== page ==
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Combination Therapy for Diabetes

11 July 2011
Many people with type 2 diabetes can manage blood sugar levels effectively on oral
diabetes medications and lifestyle changes alone. Others will need to combine oral
diabetes medications with injectable diabetes drugs in order to bring their blood glucose
levels into a healthy range. Finding the right combination is the key to managing diabetes
For years, insulin was the only injectable diabetes medication available to help control
blood sugar. Today, several newly approved injectable diabetes drugs are available. A
growing number of medication options are also available, so doctors can individualize
diabetes treatment with greater precision than ever before.
Combining Diabetes Medications for Optimal Effect
How will your doctor decide the best diabetes drug regimen for you? The first principle
is to make life as easy and therapy as effective as possible, says Daniel Einhorn, MD,
president of the American Association of Clinical Endocrinologists and medical director
of the Scripps Whittier Diabetes Institute in La Jolla, Calif. Type 2 diabetes is a lifelong
problem. We want to choose therapies that people can easily live with.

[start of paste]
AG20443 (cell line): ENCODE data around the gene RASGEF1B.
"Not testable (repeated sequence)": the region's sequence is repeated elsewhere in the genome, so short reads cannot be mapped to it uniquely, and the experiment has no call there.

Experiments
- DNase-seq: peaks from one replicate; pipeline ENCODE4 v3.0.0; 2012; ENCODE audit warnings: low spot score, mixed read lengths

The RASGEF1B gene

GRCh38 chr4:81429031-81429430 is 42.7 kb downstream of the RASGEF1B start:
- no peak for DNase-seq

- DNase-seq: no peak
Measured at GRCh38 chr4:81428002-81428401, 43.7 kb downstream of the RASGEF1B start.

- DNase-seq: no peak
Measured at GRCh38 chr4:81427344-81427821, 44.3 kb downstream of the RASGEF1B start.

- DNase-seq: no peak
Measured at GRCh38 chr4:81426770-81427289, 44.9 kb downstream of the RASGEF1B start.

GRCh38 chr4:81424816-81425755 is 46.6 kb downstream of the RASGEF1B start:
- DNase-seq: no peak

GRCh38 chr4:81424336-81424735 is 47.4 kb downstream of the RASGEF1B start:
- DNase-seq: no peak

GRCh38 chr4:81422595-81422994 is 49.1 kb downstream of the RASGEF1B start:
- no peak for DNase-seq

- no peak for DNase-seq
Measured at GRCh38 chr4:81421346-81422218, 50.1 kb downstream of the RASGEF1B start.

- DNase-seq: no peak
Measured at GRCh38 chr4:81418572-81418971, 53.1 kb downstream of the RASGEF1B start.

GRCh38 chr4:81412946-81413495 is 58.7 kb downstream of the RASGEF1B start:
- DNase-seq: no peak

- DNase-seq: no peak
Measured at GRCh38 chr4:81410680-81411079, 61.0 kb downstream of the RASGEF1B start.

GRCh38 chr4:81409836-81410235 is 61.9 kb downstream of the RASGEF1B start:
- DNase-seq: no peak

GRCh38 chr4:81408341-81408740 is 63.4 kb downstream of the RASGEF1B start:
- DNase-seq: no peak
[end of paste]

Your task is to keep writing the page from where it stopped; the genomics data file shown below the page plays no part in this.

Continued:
One factor is how comfortable people feel giving themselves injections. Some patients
are fine with injectable medications. Others will do anything not to have to give
themselves injections, says Eleftheria Maratos-Flier, MD, professor of medicine at Beth
Israel Deaconess Medical Center in Boston.
The second principle of combination diabetes drug therapy, according to Einhorn, is
choosing medication therapies that work in complementary ways. Today we have a
variety of drugs that work in very different ways, so combinations can be especially
effective, says Einhorn.
One of the most commonly used oral drugs, metformin (sold under the brand names
Blumetza, Fortamet, Glucophage, and Riomet), is considered the cornerstone of most
combination therapy. It works by decreasing the amount of glucose produced by the liver.